Labor's foot in cable's door

As Speed Matters previously reported (Brooklyn Cablevision workers vote for CWA) Cablevision technicians and dispatchers in Brooklyn voted to join Local 1109 of the Communications Workers of America. This was a hard-fought and unprecedented victory in an industry that has long resisted unionization. As one report noted, "While the telecommunication industry is nearly 90 percent unionized, according to CWA only 2 to 4 percent of cable TV workers are unionized..."

The union and the workers knew from the start that when management engages in a protracted campaign, it nearly always wears the workers down. So, CWA tried new tactics, according to an article in In These Times:

"In the Cablevision organizing drive, CWA organizers focused first on building a strong shop floor committee of workers who wanted to join the union; the union collected pro-union cards from 70 percent of workers before even filing for an NLRB union representation election."

Then, CWA found public figures who would help support the workers and the organizing drive. For instance, "...prominent elected officials including several U.S. Representatives, the New York State Democratic Leader John Sampson, the New York City Council Speaker Christine Quinn and New York City Council Speaker Christine Quinn [joined by civil rights leader and broadcaster Al Sharpton] wrote a letter to Dolan demanding that the company stop its anti-union practices and agree to a debate."

In addition, "On Martin Luther King Day, Rev. Al Sharpton led a march and rally outside Madison Square Garden, which is owned by Cablevision CEO James Dolan. Occupy Wall Street activists and elected officials from across the city joined in, standing with Cablevision workers and their fight for a union."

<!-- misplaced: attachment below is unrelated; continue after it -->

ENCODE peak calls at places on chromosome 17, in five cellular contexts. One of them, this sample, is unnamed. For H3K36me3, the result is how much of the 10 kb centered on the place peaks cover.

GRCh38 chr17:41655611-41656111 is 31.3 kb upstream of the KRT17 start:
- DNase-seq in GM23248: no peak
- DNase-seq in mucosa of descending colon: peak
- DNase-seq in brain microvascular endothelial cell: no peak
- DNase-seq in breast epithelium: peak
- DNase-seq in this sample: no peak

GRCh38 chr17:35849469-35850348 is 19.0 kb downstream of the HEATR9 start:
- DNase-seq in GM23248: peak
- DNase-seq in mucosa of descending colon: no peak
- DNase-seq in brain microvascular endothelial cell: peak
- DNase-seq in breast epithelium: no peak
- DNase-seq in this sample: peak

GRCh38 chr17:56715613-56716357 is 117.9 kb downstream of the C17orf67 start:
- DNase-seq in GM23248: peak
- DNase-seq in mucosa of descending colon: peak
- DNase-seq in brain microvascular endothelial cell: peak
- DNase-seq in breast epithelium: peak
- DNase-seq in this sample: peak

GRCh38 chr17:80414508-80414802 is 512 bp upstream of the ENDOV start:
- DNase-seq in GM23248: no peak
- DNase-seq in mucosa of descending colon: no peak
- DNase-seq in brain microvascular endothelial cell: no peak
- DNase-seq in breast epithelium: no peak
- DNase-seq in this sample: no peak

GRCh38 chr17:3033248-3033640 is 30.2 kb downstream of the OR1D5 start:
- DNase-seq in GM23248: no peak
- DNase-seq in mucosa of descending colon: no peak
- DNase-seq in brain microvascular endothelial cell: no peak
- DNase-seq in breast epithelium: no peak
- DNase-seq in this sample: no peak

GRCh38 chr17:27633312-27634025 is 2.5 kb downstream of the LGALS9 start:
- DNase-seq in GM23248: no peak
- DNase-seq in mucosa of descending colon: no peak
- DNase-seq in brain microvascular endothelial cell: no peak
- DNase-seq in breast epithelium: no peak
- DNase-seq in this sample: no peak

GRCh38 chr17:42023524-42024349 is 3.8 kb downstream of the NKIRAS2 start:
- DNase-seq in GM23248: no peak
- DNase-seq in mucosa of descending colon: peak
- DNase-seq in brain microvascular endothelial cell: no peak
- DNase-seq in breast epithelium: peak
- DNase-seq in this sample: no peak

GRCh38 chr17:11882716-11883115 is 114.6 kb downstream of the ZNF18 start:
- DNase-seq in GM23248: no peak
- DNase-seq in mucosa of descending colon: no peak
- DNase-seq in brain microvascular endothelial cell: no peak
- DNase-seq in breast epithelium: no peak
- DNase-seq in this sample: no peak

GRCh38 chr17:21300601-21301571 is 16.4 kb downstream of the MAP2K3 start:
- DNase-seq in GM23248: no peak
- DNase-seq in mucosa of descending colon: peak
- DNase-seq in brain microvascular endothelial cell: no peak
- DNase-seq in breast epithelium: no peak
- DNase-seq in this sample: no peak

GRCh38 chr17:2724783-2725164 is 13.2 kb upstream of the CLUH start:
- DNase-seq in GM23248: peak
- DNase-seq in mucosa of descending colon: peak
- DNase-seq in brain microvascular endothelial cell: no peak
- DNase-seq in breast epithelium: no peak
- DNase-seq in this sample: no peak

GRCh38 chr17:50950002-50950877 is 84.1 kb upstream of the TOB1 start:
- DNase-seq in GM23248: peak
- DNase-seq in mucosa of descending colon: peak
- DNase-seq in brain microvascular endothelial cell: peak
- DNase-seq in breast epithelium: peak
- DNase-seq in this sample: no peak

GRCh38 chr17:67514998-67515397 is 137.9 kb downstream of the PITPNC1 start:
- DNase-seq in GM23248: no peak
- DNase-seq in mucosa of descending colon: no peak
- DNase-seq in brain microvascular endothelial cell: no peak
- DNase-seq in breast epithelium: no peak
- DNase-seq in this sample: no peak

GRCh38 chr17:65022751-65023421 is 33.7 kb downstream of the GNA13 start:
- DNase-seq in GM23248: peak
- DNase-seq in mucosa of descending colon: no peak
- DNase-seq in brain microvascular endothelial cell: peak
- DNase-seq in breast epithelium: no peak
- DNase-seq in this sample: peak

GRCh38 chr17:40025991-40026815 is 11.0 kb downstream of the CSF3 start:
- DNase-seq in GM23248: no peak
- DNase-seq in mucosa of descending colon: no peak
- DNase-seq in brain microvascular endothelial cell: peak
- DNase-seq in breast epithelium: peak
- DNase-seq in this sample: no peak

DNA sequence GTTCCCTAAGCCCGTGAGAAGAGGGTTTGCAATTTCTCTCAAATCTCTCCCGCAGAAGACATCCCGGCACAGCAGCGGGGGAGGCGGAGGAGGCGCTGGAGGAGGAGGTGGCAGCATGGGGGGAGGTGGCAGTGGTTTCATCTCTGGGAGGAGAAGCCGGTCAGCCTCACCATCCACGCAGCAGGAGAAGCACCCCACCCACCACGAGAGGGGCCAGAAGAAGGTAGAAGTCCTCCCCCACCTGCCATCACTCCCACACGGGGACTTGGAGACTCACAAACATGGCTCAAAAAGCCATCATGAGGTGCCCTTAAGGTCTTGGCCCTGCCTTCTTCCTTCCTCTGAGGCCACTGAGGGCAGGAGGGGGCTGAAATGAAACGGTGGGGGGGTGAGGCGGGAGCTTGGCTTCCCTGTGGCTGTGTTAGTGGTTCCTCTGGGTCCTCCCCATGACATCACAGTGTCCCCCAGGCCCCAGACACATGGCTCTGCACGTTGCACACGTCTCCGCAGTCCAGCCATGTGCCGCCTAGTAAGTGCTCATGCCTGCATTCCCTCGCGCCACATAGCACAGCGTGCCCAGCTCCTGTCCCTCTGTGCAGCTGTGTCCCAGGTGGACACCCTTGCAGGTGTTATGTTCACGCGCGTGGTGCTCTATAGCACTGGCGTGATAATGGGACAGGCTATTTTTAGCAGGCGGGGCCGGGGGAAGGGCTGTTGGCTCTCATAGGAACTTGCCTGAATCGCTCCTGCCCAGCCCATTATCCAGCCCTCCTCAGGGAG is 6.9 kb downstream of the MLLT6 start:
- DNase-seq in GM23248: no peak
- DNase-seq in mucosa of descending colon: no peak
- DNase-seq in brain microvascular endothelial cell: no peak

The union then went to the media, garnering articles in The New York Times and elsewhere. Then, it set up a website using videos that featured the workers themselves. And, CWA engaged the new media, taking out web ads. "The web ads and PR blitz helped generate an unusual level of public media attention to the workers. This helped make it difficult for Cablevision to engage in extreme acts of unionbusting like firing workers."

As In These Times concluded:

"By using a combination of old-school shop floor organizing, strong support from elected officials and a traditional public relations and new media blitz, CWA proved that while organizing in the private sector can often be difficult, if done with a smart strategy unions can overcome employers' anti-union campaigns."

Brooklyn Cablevision workers vote for CWA (Speed Matters, Jan. 27, 2012)

With Cablevision Victory, CWA Wins Toehold in Cable TV Industry (In These Times, Jan. 27, 2012)

Prominent Elected Officials Criticize Cablevision on Union Policy (, Jan. 13, 2012)

Cablevision workers' campaign wins tremendous public support
(CWA press release, Jan. 26, 2012)

Stand Up for the Cablevision 99%
(workers' website)